Security Market Segment LS
Thursday, 12 July 2018 09:42

US military drone documents being sold on the Web for US$200


Documents belonging to the US Air Force and containing details about the MQ-9 Reaper drone have been offered for sale on the dark web for as little as US$200, a security firm claims.

Security intelligence outfit Recorded Future said the documents had been found by its Insikt Group while monitoring the activities of criminals on the deep and dark web.

Researcher Andrei Barysevich wrote that an English-speaking hacker claimed to have access to documents that were not supposed to be exported.

While the name and country of residence of an individual associated with a group believed to be responsible were ascertained, this information was only for sale, the company said. Presumably, it would also be provided to law enforcement.

After the find, Barysevich said the hacker spoke of a second breach of military documents from an unidentified officer. The latter set of documents included an M1 Abrams maintenance manual, a tank platoon training course, a crew survival course, and documentation on mitigation tactics for improvised explosive devices.

drone doc

One of the Reaper maintenance training documents.

After engaging the hacker in conversation, the company learned that the documents had been obtained by gaining access to a military network through Netgear routers on which the default password for FTP had not been changed.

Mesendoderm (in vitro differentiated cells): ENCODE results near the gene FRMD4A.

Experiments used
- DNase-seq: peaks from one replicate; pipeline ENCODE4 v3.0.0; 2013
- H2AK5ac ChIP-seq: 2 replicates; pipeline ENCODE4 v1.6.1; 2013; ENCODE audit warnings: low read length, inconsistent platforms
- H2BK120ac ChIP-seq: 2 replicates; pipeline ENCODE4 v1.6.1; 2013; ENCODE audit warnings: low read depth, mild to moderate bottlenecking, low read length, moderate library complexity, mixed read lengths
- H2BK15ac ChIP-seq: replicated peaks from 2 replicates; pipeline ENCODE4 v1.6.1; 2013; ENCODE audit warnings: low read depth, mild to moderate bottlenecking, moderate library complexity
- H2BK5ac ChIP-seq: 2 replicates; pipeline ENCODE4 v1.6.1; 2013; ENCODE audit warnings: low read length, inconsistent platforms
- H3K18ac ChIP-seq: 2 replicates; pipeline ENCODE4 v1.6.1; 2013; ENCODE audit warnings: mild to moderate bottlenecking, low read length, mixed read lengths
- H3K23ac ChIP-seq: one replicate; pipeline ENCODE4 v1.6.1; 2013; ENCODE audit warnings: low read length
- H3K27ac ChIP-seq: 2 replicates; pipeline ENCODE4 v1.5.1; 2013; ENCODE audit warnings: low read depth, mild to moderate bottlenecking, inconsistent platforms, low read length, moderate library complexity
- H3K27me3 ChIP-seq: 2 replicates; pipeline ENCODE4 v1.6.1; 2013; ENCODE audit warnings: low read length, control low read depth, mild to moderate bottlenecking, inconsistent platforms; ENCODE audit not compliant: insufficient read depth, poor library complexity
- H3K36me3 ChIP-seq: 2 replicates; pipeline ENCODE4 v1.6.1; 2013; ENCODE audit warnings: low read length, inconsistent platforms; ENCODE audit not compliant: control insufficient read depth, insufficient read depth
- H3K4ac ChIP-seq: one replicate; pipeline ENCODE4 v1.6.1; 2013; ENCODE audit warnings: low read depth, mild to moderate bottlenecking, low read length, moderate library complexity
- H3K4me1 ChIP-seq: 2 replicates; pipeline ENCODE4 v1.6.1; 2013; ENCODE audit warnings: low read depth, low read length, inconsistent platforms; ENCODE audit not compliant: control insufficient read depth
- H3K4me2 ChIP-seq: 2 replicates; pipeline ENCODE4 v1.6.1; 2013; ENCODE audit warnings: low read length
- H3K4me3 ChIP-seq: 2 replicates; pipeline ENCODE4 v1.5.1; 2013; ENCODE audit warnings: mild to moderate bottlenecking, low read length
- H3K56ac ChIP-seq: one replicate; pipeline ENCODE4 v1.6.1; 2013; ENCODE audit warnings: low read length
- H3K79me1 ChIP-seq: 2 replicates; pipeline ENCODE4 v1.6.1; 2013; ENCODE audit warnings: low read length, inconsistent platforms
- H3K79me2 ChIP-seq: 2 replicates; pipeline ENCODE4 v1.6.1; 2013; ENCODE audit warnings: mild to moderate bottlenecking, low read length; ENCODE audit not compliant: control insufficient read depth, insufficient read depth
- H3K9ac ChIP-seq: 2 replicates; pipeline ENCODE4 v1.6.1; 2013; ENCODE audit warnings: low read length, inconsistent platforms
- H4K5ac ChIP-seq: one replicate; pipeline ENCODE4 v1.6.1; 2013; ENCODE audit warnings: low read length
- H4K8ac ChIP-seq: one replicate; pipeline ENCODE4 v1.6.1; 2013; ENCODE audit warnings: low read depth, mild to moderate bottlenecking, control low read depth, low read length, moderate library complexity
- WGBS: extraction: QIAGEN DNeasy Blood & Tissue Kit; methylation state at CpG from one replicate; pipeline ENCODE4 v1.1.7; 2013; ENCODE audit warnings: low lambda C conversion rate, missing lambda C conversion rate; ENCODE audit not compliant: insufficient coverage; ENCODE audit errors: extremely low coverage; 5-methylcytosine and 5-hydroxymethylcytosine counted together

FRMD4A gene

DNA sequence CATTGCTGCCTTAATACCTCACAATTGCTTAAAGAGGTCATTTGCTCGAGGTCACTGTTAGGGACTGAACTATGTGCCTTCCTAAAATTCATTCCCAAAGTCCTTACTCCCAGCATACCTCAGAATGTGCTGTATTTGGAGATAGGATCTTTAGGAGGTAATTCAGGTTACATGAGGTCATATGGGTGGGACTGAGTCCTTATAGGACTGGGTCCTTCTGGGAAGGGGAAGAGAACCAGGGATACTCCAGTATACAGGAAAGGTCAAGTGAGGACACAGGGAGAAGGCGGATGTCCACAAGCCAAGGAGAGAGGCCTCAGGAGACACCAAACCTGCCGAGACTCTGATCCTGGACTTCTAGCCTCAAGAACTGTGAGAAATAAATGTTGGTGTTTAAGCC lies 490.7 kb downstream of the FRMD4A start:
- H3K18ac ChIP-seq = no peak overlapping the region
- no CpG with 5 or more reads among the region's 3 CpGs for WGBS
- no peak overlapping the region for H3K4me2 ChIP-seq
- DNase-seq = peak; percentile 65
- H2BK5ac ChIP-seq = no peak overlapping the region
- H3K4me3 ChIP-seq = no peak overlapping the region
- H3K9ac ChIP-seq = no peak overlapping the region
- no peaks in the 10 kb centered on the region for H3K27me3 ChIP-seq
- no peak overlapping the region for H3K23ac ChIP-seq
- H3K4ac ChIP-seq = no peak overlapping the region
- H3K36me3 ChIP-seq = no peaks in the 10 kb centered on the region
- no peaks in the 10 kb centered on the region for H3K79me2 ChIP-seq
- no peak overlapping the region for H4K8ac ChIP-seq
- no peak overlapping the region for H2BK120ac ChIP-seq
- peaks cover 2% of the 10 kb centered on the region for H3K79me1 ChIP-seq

Regarding the MQ-9 drone, Barysevich wrote: "Manufactured by General Atomics, the MQ-9 Reaper is regarded as one of the most advanced and lethal military technology (devices) commissioned in the past two decades.

"According to open sources, Reaper was first introduced in 2001 and is currently used by the US Air Force, the US Navy, the CIA, US Customs and Border Protection, NASA, and the militaries of several other countries."

drone price

The original advertisement posted on the dark web.

After the hacker gained access through the routers, he/she then traversed the internal network to locate the documents that were put up for sale.

The company said it had identified more than 4000 Netgear routers with unchanged FTP credentials on the Web.

Screenshots: courtesy Recorded Future

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Sam Varghese

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Sam Varghese has been writing for iTWire since 2006, a year after the site came into existence. For nearly a decade thereafter, he wrote mostly about free and open source software, based on his own use of this genre of software. Since May 2016, he has been writing across many areas of technology. He has been a journalist for nearly 40 years in India (Indian Express and Deccan Herald), the UAE (Khaleej Times) and Australia (Daily Commercial News (now defunct) and The Age). His personal blog is titled Irregular Expression.

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